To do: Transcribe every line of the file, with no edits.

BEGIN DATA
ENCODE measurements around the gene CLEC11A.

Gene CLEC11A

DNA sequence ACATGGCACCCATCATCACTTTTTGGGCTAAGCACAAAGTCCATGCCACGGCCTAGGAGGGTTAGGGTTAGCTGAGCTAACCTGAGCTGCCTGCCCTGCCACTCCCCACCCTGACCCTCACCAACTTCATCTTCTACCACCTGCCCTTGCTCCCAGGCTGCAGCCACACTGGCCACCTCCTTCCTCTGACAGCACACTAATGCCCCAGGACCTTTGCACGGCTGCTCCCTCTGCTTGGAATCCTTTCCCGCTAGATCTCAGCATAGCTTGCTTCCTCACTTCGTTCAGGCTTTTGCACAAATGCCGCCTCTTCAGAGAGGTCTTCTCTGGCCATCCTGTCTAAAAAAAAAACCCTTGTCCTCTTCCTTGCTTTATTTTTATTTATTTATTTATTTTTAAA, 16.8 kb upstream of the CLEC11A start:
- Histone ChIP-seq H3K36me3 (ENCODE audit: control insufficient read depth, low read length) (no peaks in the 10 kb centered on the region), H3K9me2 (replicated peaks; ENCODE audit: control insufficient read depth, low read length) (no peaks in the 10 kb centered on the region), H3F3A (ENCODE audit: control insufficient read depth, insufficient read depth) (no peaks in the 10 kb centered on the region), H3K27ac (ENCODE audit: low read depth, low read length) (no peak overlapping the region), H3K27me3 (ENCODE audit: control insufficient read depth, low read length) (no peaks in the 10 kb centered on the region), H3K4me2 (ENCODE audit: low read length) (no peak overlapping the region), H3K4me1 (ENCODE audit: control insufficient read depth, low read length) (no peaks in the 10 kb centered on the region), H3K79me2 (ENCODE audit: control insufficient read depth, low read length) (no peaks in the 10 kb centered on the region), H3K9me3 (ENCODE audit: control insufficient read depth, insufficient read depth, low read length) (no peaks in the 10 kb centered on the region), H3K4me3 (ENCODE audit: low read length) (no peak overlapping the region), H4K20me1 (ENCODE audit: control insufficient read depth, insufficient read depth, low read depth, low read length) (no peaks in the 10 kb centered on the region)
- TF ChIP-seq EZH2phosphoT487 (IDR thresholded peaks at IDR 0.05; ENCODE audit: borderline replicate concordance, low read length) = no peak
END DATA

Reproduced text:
ENCODE measurements around the gene CLEC11A.

Gene CLEC11A

DNA sequence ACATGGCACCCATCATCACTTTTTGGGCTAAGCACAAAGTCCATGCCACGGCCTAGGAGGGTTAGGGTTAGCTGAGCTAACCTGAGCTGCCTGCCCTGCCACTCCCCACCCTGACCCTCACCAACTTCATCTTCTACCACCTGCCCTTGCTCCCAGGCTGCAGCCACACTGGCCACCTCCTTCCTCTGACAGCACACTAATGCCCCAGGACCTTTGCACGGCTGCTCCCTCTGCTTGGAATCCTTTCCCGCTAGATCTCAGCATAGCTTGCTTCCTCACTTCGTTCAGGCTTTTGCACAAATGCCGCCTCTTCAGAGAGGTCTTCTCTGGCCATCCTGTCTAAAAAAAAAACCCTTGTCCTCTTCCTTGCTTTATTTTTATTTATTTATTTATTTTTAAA, 16.8 kb upstream of the CLEC11A start:
- Histone ChIP-seq H3K36me3 (ENCODE audit: control insufficient read depth, low read length) (no peaks in the 10 kb centered on the region), H3K9me2 (replicated peaks; ENCODE audit: control insufficient read depth, low read length) (no peaks in the 10 kb centered on the region), H3F3A (ENCODE audit: control insufficient read depth, insufficient read depth) (no peaks in the 10 kb centered on the region), H3K27ac (ENCODE audit: low read depth, low read length) (no peak overlapping the region), H3K27me3 (ENCODE audit: control insufficient read depth, low read length) (no peaks in the 10 kb centered on the region), H3K4me2 (ENCODE audit: low read length) (no peak overlapping the region), H3K4me1 (ENCODE audit: control insufficient read depth, low read length) (no peaks in the 10 kb centered on the region), H3K79me2 (ENCODE audit: control insufficient read depth, low read length) (no peaks in the 10 kb centered on the region), H3K9me3 (ENCODE audit: control insufficient read depth, insufficient read depth, low read length) (no peaks in the 10 kb centered on the region), H3K4me3 (ENCODE audit: low read length) (no peak overlapping the region), H4K20me1 (ENCODE audit: control insufficient read depth, insufficient read depth, low read depth, low read length) (no peaks in the 10 kb centered on the region)
- TF ChIP-seq EZH2phosphoT487 (IDR thresholded peaks at IDR 0.05; ENCODE audit: borderline replicate concordance, low read length) = no peak